Monday, July 29, 2013

Should you be screened for lung cancer? Maybe not, and here's why

If you are a lifelong heavy smoker age 55 years or older, the U.S. Preventive Services Task Force believes that screening for lung cancer with CT scans may save your life. Today the Task Force released provisional recommendations that assigned a "B" letter grade to this preventive service, which, if eventually finalized, would place CT scans alongside established cancer screening tests such as mammograms and Pap smears and mandate that health insurers cover these scans without cost sharing for eligible patients.

The scientific basis of the USPSTF's new recommendations is a large U.S. study sponsored by the National Cancer Institute that concluded in 2011 that heavy smokers randomly assigned to screening with CT scans had a 20 percent lower relative risk of death than heavy smokers randomly assigned to screening with chest x-rays. However, a more recent analysis by the same researchers found that the absolute benefit of CT screening in this study varied greatly according to a patient's baseline risk of lung cancer death. For the highest-risk patients, the chance of CT scans preventing death from lung cancer is about 1 in 100 (a 5% risk of lung cancer death over 6 years without screening minus a 4% risk with screening); for lower-risk patients, that chance is about 1 in 5000 (a 0.1% risk of lung cancer death without screening minus a 0.08% risk of death with screening).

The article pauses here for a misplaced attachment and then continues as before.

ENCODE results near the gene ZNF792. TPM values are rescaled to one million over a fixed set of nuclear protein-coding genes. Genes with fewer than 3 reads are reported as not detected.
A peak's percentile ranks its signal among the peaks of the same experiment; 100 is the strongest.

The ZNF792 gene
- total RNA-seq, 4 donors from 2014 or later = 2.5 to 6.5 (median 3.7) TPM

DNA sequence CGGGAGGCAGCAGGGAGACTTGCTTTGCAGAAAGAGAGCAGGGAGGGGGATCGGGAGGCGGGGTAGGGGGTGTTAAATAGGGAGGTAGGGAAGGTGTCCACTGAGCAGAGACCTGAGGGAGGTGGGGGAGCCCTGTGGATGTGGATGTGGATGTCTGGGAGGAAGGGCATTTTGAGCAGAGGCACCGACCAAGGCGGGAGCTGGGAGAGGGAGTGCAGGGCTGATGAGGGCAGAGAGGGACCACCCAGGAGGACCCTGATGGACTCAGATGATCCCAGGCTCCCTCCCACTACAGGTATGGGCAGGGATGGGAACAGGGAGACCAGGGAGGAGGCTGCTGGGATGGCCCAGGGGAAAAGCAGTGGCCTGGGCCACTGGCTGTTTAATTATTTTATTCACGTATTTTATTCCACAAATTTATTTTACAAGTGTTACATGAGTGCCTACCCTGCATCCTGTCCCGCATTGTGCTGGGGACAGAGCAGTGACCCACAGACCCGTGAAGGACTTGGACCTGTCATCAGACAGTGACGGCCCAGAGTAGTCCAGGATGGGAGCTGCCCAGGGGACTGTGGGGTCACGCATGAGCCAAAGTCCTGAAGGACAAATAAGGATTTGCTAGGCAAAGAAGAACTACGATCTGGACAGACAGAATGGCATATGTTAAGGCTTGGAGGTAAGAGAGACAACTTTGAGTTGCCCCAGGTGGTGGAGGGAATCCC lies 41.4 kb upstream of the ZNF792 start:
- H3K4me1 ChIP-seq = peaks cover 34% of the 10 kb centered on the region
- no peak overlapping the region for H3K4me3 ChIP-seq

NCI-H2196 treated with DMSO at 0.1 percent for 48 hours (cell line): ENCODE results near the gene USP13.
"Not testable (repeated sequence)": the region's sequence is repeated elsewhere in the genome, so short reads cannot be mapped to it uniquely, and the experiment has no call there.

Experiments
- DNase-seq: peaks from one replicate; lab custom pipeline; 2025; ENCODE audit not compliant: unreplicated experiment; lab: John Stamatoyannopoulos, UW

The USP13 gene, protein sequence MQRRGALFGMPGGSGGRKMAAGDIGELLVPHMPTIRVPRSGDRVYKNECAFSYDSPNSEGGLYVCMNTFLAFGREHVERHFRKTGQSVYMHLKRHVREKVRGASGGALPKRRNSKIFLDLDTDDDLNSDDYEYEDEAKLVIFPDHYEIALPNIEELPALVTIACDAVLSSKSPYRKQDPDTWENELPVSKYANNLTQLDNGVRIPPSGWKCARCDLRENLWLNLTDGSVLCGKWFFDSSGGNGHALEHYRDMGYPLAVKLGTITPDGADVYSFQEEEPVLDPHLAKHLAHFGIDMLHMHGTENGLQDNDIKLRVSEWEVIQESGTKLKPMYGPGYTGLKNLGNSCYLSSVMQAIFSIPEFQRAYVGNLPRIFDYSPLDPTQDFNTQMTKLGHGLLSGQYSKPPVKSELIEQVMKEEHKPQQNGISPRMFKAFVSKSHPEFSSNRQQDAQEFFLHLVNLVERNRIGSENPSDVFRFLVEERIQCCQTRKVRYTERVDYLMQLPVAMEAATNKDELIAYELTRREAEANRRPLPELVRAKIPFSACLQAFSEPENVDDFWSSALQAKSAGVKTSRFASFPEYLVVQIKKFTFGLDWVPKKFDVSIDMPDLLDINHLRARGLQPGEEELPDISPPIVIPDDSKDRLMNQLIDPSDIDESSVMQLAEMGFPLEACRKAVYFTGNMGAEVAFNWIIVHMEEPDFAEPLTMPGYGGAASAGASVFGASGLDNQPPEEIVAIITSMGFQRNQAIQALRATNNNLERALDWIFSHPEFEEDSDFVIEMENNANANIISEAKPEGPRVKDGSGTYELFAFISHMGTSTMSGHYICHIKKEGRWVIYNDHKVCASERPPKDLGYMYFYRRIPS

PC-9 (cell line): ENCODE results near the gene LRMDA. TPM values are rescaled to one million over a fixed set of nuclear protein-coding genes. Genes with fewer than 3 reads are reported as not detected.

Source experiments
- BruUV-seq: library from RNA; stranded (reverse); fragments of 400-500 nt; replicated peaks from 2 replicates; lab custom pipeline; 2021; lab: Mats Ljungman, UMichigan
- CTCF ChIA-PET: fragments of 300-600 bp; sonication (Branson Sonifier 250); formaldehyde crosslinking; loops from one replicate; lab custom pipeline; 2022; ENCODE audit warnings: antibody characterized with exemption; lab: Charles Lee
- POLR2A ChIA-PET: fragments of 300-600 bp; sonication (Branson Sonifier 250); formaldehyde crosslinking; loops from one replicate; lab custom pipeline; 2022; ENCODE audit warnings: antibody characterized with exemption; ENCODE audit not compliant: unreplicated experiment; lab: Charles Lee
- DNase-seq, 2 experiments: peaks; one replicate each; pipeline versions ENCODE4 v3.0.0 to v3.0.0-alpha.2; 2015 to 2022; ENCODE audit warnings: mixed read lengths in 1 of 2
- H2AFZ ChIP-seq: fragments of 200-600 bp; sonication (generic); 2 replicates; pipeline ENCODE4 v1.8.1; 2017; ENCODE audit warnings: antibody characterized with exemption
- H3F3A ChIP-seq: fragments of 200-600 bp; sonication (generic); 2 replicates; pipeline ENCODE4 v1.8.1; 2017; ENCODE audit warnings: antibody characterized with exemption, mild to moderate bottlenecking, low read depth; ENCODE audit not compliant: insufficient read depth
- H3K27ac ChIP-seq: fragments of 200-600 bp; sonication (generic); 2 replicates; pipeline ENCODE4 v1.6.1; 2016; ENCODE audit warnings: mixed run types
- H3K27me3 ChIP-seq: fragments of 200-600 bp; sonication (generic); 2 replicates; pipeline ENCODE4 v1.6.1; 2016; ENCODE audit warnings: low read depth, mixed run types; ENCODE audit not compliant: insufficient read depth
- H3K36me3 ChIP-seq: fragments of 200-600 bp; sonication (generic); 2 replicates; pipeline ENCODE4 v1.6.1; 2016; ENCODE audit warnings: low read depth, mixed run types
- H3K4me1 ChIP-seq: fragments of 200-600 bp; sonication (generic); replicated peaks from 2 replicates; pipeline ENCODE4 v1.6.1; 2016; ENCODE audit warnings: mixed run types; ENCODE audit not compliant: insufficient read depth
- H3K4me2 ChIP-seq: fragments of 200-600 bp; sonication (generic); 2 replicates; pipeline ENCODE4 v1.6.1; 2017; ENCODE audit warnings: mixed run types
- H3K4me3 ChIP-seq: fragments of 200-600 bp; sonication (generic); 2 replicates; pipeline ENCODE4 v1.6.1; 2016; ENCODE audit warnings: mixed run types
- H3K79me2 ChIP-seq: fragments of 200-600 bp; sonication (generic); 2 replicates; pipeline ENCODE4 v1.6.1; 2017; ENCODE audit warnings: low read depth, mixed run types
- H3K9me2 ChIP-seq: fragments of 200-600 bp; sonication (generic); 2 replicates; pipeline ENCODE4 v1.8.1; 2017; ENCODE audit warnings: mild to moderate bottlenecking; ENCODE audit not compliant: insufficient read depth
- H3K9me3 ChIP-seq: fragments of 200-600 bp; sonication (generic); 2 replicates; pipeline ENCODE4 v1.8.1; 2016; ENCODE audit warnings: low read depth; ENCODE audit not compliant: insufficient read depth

For patients in the lower-risk group, for whom the potential lifesaving benefits of CT scans are very small, the downsides of the screening test become considerably more important. Screening tests have harms just like any other medical procedure, and it's important for your doctor to thoroughly review those harms with you if you are considering screening. In my mind, there are at least 4 good reasons for current or former smokers to think twice about being screened for lung cancer: